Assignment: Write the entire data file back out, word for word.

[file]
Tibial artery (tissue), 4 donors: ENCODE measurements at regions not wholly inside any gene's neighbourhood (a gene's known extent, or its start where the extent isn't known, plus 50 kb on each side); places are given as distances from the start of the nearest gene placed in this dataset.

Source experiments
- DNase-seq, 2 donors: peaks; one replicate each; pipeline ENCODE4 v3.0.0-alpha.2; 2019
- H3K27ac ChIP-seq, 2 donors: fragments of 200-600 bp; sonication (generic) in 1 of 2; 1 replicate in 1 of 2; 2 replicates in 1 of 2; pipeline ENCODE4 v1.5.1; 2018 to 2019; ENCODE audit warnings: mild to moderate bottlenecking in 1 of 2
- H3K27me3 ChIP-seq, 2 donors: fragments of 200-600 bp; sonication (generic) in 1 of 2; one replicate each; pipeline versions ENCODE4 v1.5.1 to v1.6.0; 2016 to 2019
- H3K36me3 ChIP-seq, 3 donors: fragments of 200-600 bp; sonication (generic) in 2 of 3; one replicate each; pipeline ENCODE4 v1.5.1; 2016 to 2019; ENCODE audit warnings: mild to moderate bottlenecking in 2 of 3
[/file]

Tibial artery (tissue), 4 donors: ENCODE measurements at regions not wholly inside any gene's neighbourhood (a gene's known extent, or its start where the extent isn't known, plus 50 kb on each side); places are given as distances from the start of the nearest gene placed in this dataset.

Source experiments
- DNase-seq, 2 donors: peaks; one replicate each; pipeline ENCODE4 v3.0.0-alpha.2; 2019
- H3K27ac ChIP-seq, 2 donors: fragments of 200-600 bp; sonication (generic) in 1 of 2; 1 replicate in 1 of 2; 2 replicates in 1 of 2; pipeline ENCODE4 v1.5.1; 2018 to 2019; ENCODE audit warnings: mild to moderate bottlenecking in 1 of 2
- H3K27me3 ChIP-seq, 2 donors: fragments of 200-600 bp; sonication (generic) in 1 of 2; one replicate each; pipeline versions ENCODE4 v1.5.1 to v1.6.0; 2016 to 2019
- H3K36me3 ChIP-seq, 3 donors: fragments of 200-600 bp; sonication (generic) in 2 of 3; one replicate each; pipeline ENCODE4 v1.5.1; 2016 to 2019; ENCODE audit warnings: mild to moderate bottlenecking in 2 of 3